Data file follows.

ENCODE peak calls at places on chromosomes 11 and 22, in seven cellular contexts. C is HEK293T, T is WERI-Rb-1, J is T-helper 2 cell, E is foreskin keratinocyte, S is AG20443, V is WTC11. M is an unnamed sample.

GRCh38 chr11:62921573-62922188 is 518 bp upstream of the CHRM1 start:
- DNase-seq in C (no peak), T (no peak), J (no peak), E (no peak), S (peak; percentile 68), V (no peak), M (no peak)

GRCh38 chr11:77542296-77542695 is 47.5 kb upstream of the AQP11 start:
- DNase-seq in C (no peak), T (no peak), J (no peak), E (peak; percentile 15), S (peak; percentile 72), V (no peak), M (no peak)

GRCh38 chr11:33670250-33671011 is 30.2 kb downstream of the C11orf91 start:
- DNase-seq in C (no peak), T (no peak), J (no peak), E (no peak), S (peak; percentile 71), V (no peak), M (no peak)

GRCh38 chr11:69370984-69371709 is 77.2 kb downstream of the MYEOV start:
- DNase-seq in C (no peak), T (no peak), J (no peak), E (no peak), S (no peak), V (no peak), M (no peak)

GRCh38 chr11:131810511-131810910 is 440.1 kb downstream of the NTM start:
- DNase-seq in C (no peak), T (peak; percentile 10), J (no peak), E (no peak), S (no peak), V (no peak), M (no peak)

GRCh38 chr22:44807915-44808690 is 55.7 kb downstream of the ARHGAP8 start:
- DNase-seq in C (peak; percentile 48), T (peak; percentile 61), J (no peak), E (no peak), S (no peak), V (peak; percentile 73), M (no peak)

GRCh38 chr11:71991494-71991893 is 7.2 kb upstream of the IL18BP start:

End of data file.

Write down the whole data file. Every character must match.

ENCODE peak calls at places on chromosomes 11 and 22, in seven cellular contexts. C is HEK293T, T is WERI-Rb-1, J is T-helper 2 cell, E is foreskin keratinocyte, S is AG20443, V is WTC11. M is an unnamed sample.

GRCh38 chr11:62921573-62922188 is 518 bp upstream of the CHRM1 start:
- DNase-seq in C (no peak), T (no peak), J (no peak), E (no peak), S (peak; percentile 68), V (no peak), M (no peak)

GRCh38 chr11:77542296-77542695 is 47.5 kb upstream of the AQP11 start:
- DNase-seq in C (no peak), T (no peak), J (no peak), E (peak; percentile 15), S (peak; percentile 72), V (no peak), M (no peak)

GRCh38 chr11:33670250-33671011 is 30.2 kb downstream of the C11orf91 start:
- DNase-seq in C (no peak), T (no peak), J (no peak), E (no peak), S (peak; percentile 71), V (no peak), M (no peak)

GRCh38 chr11:69370984-69371709 is 77.2 kb downstream of the MYEOV start:
- DNase-seq in C (no peak), T (no peak), J (no peak), E (no peak), S (no peak), V (no peak), M (no peak)

GRCh38 chr11:131810511-131810910 is 440.1 kb downstream of the NTM start:
- DNase-seq in C (no peak), T (peak; percentile 10), J (no peak), E (no peak), S (no peak), V (no peak), M (no peak)

GRCh38 chr22:44807915-44808690 is 55.7 kb downstream of the ARHGAP8 start:
- DNase-seq in C (peak; percentile 48), T (peak; percentile 61), J (no peak), E (no peak), S (no peak), V (peak; percentile 73), M (no peak)

GRCh38 chr11:71991494-71991893 is 7.2 kb upstream of the IL18BP start: